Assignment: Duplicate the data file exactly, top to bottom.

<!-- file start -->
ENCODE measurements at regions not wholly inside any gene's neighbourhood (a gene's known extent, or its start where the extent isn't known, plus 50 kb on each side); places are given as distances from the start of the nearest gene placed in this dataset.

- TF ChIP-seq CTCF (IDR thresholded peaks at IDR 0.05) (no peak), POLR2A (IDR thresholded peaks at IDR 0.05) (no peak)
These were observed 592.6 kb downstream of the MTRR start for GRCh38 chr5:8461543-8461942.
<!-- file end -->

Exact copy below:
ENCODE measurements at regions not wholly inside any gene's neighbourhood (a gene's known extent, or its start where the extent isn't known, plus 50 kb on each side); places are given as distances from the start of the nearest gene placed in this dataset.

- TF ChIP-seq CTCF (IDR thresholded peaks at IDR 0.05) (no peak), POLR2A (IDR thresholded peaks at IDR 0.05) (no peak)
These were observed 592.6 kb downstream of the MTRR start for GRCh38 chr5:8461543-8461942.